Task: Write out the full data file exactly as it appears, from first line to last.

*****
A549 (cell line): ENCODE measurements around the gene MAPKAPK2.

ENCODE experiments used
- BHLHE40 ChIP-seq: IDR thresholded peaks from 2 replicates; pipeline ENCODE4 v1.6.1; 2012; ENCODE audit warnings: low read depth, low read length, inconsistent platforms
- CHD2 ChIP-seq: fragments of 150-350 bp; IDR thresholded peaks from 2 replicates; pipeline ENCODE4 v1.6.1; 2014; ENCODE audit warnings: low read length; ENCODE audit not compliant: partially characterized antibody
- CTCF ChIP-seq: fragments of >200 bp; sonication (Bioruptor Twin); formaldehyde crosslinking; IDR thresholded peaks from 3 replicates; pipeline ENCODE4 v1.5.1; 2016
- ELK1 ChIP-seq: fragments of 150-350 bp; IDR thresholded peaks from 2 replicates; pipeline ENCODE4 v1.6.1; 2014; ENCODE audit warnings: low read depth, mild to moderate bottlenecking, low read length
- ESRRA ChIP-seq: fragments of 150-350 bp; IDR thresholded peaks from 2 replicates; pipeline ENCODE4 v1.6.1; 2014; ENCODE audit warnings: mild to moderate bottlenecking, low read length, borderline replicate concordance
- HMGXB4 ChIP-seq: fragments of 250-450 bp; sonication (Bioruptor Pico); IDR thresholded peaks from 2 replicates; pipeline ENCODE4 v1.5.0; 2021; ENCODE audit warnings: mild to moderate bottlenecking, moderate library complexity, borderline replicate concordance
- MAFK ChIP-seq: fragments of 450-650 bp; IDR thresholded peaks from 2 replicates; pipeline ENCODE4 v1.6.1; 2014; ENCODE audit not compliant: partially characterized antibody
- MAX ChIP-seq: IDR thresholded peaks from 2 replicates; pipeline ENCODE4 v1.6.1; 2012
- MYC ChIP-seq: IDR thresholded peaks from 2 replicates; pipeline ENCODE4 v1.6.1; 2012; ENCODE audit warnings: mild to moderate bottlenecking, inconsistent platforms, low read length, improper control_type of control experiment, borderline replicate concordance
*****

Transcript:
A549 (cell line): ENCODE measurements around the gene MAPKAPK2.

ENCODE experiments used
- BHLHE40 ChIP-seq: IDR thresholded peaks from 2 replicates; pipeline ENCODE4 v1.6.1; 2012; ENCODE audit warnings: low read depth, low read length, inconsistent platforms
- CHD2 ChIP-seq: fragments of 150-350 bp; IDR thresholded peaks from 2 replicates; pipeline ENCODE4 v1.6.1; 2014; ENCODE audit warnings: low read length; ENCODE audit not compliant: partially characterized antibody
- CTCF ChIP-seq: fragments of >200 bp; sonication (Bioruptor Twin); formaldehyde crosslinking; IDR thresholded peaks from 3 replicates; pipeline ENCODE4 v1.5.1; 2016
- ELK1 ChIP-seq: fragments of 150-350 bp; IDR thresholded peaks from 2 replicates; pipeline ENCODE4 v1.6.1; 2014; ENCODE audit warnings: low read depth, mild to moderate bottlenecking, low read length
- ESRRA ChIP-seq: fragments of 150-350 bp; IDR thresholded peaks from 2 replicates; pipeline ENCODE4 v1.6.1; 2014; ENCODE audit warnings: mild to moderate bottlenecking, low read length, borderline replicate concordance
- HMGXB4 ChIP-seq: fragments of 250-450 bp; sonication (Bioruptor Pico); IDR thresholded peaks from 2 replicates; pipeline ENCODE4 v1.5.0; 2021; ENCODE audit warnings: mild to moderate bottlenecking, moderate library complexity, borderline replicate concordance
- MAFK ChIP-seq: fragments of 450-650 bp; IDR thresholded peaks from 2 replicates; pipeline ENCODE4 v1.6.1; 2014; ENCODE audit not compliant: partially characterized antibody
- MAX ChIP-seq: IDR thresholded peaks from 2 replicates; pipeline ENCODE4 v1.6.1; 2012
- MYC ChIP-seq: IDR thresholded peaks from 2 replicates; pipeline ENCODE4 v1.6.1; 2012; ENCODE audit warnings: mild to moderate bottlenecking, inconsistent platforms, low read length, improper control_type of control experiment, borderline replicate concordance